By Karen Lynn Krugh
We kept our Catholic League national office special assistant busy this month. She attended two conferences o f interest to Catholic League members. Here’s her report.
October was conference month. In an attempt to keep up on current Catholic issues, including the new Catechism and current perspectives on Catholic philosophy, I spent several days at two very different conferences.
On October 15, the Wethersfield Institute of the Homeland Foundation sponsored a conference with the theme: “Christianity and Western Civilization – Christopher Dawson’s Insight: Can A Culture Survive the Loss of its Religious Roots?” Dawson, a Catholic, was an early twentieth-century English philosopher.
Each of the speakers analyzed aspects of Dawson’s philosophy under the titles “Religion as the Root of Culture,” “Nature and Grace in the Character of Western Man,” “Technology and The Demise of Liberalism in our Culture,” and “Secularization and Sacralization,” and “The Perduring Subversions of Western Culture and Christianity’s Reaction.” I learned a great deal about Dawson’s philosophy and its application and relevance in present-day society.
In late October, I traveled to the Apostolate for Family Consecration’s “Totus Tuus: Consecrate Them in Truth” Conference held in Pittsburgh, October 22-24. The featured speaker of the conference was Frances Cardinal Arinze of the Roman Curia. A native of Nigeria, Cardinal Arinze was a delightful speaker whose wit rivals that of the Holy Father. A Marian conference with approximately 4,000 in attendance, the focus was on total consecration to Mary as advocated in the writings of St. Louis de Montfort and the “Be Not Afraid Holy Hours,” videos produced by the Apostolate. The conference also celebrated the 15th anniversary of the solemn inauguration of Pope John Paul II, October 22, 1993. The Pope’s motto, Totus Tuus, or Totally Yours, was taken as the theme for the conference to emphasize total devotion to the Blessed Mother.
The impressive list of speakers included the Apostolic Pro-Nuncio Archbishop Agostino Cacciavillan, Papal ambassador to the United States, who spoke and celebrated Mass; two area Bishops – Bishop Donald W. Wuerl, Diocese of Pittsburgh, and Bishop Gilbert Sheldon, Diocese of Steubenville; several Monsignors, including our neighbor Msgr. Woolsey, Director of Family Life/Respect Life office of the Archdiocese of New York, Msgr. Luciano Guerra, Rector of our Lady of Fatima Shrine, Portugal, and Msgr. Roger Fays, Vicar General of the Diocese of Steubenville. Other speakers included Scott Hahn, a convert to Catholicism and professor of theology at Franciscan University of Steubenville; Dr. Mark Miravalle, professor of theology and Mariology at Franciscan; and Apostolate co-founders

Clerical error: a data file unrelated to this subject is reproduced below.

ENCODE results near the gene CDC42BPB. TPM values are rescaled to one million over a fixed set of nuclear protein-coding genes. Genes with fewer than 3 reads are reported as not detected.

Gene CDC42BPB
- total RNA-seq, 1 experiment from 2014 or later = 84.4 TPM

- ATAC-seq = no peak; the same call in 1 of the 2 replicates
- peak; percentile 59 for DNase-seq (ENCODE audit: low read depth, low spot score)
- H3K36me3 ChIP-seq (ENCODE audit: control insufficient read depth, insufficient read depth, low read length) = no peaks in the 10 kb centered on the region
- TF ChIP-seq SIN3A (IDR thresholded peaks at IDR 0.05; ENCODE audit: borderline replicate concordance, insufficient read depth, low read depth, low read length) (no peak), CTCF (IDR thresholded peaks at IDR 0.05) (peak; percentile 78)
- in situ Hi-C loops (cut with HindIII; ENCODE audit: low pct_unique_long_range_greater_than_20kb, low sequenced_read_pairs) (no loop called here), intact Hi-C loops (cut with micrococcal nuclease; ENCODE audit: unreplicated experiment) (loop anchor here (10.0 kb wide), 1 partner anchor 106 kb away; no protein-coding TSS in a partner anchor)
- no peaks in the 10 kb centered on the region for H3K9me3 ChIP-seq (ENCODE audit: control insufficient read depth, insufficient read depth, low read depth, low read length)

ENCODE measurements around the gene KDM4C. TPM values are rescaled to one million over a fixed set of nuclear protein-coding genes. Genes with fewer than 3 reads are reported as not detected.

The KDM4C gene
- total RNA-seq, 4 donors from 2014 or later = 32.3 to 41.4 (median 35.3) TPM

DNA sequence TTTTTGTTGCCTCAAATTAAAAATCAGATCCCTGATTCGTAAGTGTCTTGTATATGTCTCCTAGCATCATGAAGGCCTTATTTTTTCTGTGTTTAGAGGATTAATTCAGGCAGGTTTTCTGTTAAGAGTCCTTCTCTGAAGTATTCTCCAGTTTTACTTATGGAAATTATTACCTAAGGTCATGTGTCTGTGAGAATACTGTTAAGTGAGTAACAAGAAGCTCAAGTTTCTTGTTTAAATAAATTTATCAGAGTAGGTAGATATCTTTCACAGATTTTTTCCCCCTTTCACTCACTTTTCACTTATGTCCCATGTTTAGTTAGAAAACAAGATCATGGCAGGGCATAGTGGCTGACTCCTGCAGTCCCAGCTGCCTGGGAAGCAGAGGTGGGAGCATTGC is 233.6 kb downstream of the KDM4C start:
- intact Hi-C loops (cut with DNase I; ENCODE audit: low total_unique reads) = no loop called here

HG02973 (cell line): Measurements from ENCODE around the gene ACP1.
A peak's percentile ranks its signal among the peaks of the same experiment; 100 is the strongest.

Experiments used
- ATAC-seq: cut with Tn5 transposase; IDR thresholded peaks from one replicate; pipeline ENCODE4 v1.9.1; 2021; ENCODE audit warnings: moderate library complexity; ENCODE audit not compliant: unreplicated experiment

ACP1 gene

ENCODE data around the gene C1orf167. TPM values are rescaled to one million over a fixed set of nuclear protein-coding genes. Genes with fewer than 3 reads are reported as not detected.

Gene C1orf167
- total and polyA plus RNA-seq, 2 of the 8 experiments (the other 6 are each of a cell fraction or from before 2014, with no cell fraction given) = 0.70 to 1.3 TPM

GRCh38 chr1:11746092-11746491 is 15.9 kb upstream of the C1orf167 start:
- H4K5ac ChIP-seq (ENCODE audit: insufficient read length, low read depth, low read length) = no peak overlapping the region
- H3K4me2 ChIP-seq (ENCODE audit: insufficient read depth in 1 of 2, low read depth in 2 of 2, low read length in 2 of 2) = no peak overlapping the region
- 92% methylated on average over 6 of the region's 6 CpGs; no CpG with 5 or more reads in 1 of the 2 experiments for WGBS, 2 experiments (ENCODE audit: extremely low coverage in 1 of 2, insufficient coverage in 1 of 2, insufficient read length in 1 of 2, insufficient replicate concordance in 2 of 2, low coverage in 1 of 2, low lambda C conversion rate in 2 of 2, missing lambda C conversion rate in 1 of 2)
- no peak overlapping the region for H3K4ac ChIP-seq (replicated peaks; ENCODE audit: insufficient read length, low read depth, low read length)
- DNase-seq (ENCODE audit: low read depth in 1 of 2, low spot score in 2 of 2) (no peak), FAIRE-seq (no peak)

Jerry and Owen Coniker. Mass was celebrated every day, with Sunday’s Mass concelebrated by the Archbishop Cacciavillan, Cardinal Arinze, and other Monsignors and Fathers. Talk about a High Mass!
Though the English version of the new Catechism had not yet been approved by the Vatican, several of those present had read the original French version. Naturally, as this is the first new Catechism since that which followed the 16th century’s Council of Trent, much of the weekend’s discussion centered around its content. In this area, Cardinal Arinze was the expert. During a lunch-and dinner-time panel discussion, questions regarding the need for a new catechism, the changes between the old and the new, and the ease of use of the new catechism were answered. Other talks dealt with imitating, not just admiring, Pope John Paul; the unifying power of the new catechism; the need for an all out evangelization; and evangelizing through the media.
The weekend conference left me with a much greater understanding of the church’s teachings on the Blessed Mother and an increased enthusiasm for the new Catechism. In fact, I’ve been so impressed by the speakers at these and other recent conferences that I’ve begun looking into graduate theology programs for myself.
One closing thought – You know that old joke about Catholics rushing to exit the church parking lot after Mass? Well, the same thing happens when you announce to several thousand Catholics that Veritatis Splendor has just arrived and copies are limited … Of course, I did manage to secure myself a copy!